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This CHOP adds lag and overshoot to channels. It can also limit the velocity and acceleration of channels. Lag is an effect that slows down rapid changes in the input channels. Overshoot amplifies the changes in the input channels.
Two values exist for each parameter. For example, in the Lag effect, when the input channel value is rising, the first lag parameter is used, and when the channel value is decreasing, the second lag parameter is used. This can give a quick rise, and a slow fall. But lag up and down are often kept at the same value.
The Spring CHOP provides some similar effects.
The method by which lag is applied to the channels.
Up is defined as an increase in values of the input channels, and down is a decrease in values of the inputs.
Up is defined as an increase in amplitude (moving away from zero) and down is defined as a decrease in amplitude (moving towards zero) of each input channel.
All the input channels are treated as components of one vector, and each operation is applied to the vector as a whole. Only the first parameter in Lag, Overshoot, Clamp Slope and Clamp Acceleration applies in this mode.
Applies a lag to a channel. The first value is for lagging up, and the second is for lagging down. It is approximately the time that the output follows 90% of a change to the input.
Applies overshoot to a channel. The first value is for overshoot while moving up, and the second is for overshoot while moving down.
Clamps the slope (or velocity) to lie between the values listed in "Max Slope" below. Slope is expressed as value/Units.
The first value limits the slope when it is rising, and the second value limits the slope when it is decreasing.
Clamps the acceleration to lie between the values listed in "Max Acceleration" below. Acceleration is expressed as value/(Units*2)
The first value limits the acceleration when it is rising, and the second value limits the acceleration when it is decreasing.
Some of these parameters may not be available on all CHOP nodes.
To determine which channels get affected, some CHOPs have a scope string. Patterns can be used in the scope, for example
* (match all), and
? (match single character).
The following are examples of possible channel name matching options:
Matches a single channel name.
chan3 tx ty tz
Matches four channel names, separated by spaces.
Matches each channel that starts with
Matches each channel that has
foot in it.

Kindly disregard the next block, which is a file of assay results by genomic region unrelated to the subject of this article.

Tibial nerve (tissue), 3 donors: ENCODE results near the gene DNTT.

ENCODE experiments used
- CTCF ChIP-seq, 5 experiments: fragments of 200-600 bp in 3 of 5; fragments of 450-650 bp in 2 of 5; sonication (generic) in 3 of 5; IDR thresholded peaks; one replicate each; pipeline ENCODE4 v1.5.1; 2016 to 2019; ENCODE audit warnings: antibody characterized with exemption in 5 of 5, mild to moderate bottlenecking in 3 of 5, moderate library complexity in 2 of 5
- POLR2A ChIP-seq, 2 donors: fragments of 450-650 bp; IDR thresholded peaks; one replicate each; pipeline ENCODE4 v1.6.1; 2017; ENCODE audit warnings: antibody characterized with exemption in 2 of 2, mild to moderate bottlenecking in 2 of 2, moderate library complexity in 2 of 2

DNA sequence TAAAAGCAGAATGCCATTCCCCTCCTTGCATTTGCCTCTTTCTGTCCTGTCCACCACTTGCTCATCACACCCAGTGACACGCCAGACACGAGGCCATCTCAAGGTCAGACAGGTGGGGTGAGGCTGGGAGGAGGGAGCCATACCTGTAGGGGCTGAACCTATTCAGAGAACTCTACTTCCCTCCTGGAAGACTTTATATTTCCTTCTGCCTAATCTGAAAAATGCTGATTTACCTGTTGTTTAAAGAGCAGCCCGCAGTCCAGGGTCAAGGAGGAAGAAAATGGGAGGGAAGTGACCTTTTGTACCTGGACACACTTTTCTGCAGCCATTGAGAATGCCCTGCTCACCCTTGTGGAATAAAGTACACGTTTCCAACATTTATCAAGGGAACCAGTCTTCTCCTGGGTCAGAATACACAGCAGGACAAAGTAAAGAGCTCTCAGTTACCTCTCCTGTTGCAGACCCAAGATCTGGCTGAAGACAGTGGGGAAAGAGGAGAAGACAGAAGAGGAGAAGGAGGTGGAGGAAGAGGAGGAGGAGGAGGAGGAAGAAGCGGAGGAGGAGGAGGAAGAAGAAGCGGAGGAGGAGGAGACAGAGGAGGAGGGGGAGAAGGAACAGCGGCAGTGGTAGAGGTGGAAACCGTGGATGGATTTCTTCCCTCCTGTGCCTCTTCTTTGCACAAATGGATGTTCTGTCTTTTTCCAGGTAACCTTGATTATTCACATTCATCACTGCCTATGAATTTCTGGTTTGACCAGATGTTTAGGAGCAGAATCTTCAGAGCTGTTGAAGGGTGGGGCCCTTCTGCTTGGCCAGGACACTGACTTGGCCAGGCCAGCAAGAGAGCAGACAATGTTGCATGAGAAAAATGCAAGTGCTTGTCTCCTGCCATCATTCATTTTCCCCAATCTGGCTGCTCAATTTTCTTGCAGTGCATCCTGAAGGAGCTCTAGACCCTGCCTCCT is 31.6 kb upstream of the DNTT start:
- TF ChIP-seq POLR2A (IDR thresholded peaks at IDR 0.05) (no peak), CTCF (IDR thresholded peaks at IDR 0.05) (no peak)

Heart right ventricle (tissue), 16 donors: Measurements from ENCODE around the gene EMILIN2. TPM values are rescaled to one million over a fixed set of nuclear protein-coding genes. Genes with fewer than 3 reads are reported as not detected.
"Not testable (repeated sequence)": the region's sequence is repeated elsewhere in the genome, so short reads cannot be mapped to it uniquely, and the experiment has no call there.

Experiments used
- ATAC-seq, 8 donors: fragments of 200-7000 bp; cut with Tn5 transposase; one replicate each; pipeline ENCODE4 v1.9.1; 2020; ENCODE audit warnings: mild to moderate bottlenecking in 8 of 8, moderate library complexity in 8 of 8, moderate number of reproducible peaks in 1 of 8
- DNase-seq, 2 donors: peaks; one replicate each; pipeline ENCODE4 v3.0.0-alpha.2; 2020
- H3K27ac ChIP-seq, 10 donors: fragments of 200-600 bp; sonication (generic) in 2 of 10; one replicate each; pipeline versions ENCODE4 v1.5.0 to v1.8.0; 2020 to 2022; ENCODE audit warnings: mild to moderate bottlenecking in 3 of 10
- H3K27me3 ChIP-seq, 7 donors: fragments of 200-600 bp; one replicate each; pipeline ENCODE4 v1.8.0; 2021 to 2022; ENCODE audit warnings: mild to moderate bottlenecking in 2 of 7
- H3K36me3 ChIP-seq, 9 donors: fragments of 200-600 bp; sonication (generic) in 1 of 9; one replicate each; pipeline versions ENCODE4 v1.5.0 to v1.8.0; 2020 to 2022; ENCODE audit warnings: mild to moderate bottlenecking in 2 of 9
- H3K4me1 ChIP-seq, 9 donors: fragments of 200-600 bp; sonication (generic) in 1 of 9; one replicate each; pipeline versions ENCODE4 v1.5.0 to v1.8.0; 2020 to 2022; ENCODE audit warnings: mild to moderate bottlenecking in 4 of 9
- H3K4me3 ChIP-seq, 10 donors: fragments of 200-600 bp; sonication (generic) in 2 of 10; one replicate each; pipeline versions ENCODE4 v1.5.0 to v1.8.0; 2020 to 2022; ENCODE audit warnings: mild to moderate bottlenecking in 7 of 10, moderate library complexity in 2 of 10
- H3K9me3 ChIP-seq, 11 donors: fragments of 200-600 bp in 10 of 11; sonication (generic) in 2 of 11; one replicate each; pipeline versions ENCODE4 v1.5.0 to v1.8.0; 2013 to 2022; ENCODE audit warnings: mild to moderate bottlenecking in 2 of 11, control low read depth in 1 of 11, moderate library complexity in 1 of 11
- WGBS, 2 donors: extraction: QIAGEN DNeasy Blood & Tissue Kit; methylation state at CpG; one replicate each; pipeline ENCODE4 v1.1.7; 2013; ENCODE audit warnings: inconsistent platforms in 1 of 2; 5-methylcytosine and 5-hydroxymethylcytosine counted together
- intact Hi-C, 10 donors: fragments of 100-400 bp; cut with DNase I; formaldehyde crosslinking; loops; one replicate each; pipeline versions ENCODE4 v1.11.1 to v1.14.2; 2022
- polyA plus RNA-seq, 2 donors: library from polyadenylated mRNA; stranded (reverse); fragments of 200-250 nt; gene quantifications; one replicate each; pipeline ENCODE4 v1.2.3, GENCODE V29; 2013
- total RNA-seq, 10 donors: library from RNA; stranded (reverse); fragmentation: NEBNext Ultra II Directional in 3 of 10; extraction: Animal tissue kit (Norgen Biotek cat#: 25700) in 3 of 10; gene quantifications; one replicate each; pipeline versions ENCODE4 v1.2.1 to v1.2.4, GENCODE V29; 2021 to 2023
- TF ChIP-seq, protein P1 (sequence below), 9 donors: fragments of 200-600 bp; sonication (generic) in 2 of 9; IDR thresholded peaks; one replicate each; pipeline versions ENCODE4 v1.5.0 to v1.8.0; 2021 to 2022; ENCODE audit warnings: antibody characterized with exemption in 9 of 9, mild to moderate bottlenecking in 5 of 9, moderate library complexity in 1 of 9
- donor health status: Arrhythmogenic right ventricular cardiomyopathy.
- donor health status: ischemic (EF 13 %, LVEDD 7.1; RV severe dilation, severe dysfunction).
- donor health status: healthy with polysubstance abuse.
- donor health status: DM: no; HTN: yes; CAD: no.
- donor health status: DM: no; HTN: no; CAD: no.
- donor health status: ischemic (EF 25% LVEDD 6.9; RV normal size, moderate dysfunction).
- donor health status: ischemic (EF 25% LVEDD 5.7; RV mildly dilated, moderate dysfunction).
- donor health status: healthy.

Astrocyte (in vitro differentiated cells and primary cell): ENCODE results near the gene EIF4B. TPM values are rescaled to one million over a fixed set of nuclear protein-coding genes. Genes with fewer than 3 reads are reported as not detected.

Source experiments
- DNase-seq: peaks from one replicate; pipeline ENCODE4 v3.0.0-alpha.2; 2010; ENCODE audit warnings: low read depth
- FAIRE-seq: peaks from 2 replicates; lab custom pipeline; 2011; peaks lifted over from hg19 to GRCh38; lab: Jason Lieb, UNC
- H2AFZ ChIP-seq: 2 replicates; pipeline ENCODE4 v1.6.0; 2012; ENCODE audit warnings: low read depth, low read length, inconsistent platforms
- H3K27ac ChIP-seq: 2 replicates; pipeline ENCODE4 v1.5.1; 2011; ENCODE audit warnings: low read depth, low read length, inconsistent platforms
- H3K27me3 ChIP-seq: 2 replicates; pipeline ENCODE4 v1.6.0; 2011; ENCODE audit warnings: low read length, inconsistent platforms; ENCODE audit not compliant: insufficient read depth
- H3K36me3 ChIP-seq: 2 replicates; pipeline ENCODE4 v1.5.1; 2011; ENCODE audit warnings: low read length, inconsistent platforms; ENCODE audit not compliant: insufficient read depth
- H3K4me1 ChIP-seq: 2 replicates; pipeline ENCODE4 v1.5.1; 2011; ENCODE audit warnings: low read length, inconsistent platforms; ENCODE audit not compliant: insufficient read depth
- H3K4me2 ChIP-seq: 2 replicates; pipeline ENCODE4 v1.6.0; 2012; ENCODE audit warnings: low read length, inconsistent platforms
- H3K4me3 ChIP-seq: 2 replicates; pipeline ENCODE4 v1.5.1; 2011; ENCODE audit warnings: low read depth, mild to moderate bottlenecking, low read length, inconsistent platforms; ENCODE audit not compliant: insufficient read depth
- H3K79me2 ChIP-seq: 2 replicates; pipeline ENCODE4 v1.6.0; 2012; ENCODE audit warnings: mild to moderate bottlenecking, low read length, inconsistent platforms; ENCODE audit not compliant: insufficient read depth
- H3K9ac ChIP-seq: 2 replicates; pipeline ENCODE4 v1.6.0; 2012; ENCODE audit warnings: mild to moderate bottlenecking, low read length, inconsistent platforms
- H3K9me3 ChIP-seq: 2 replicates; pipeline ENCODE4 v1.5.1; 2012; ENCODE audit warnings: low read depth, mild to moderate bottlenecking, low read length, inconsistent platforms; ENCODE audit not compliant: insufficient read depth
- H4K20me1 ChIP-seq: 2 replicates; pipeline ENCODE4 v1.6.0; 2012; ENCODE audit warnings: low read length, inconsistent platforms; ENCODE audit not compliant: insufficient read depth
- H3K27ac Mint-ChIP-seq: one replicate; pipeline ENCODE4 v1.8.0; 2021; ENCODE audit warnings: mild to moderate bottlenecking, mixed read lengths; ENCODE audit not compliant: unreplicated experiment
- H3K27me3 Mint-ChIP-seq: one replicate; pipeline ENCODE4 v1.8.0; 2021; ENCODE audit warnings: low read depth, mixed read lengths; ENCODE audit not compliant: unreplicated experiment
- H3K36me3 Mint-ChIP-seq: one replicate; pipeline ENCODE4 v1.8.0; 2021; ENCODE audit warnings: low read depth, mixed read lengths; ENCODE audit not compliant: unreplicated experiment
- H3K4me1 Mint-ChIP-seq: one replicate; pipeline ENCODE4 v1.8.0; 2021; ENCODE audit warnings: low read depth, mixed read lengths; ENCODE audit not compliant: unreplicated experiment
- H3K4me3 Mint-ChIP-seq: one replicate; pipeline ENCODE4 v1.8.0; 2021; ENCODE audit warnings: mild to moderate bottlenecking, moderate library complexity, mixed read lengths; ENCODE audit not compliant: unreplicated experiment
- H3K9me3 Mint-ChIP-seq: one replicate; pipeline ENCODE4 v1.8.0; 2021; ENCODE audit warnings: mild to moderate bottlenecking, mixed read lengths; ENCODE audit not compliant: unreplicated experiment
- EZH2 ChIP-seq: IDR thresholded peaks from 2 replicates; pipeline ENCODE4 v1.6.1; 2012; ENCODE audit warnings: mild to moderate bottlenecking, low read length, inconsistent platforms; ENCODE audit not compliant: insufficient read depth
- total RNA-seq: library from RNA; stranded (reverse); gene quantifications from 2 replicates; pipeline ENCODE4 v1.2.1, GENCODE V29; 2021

? matches a single character.
t? matches two-character channels starting with t.
Matches number ranges giving
[xyz]matches three characters, giving channels
Sample Rate Match
The Sample Rate Match Options handle cases where multiple input CHOPs’ sample rates are different.
Resample At First Input’s Rate
Use rate of first input to resample others.
Resample At Maximum Rate
Resample to highest sample rate.
Resample At Minimum Rate
Resample to the lowest sample rate.
Error if Rates Differ
Does not accept conflicting sample rates.
The units for which time parameters are specified.
For example, you can specify the amount of time a lag should last for in seconds (default), frames (at the Houdini FPS), or samples (in the CHOP’s sample rate).
When you change the Units parameter, it does not convert the existing parameters to the new units.
Time Slicing is a feature which boosts cooking performance and reduces memory usage. Traditionally, CHOPs calculate the channel over its entire frame range. If the channel does need to be evaluated every frame, then cooking the entire range of the channel is unnecessary. It is more efficient to calculate only the fraction of the channel that is needed. This fraction is known as a Time Slice.
Causes the memory consumed by a CHOP to be released after it is cooked and the data passed to the next CHOP.
The Export prefix is prepended to CHOP channel names to determine where to export to.
For example, if the CHOP channel was named
geo1:tx, and the prefix was
/obj, the channel would be exported to
You can leave the Export Prefix blank, but then your CHOP track names need to be absolute paths, such as
Every CHOP has this option. Each CHOP gets a default color assigned for display in the Graph port, but you can override the color in the Common page under Graph Color. There are 36 RGB color combinations in the Palette.
Graph Color Step
When the graph displays the animation curves and a CHOP has two or more channels, this defines the difference in color from one channel to the next, giving a rainbow spectrum of colors.
The current index.
The current channel (0 to NC-1).
The total number of channels.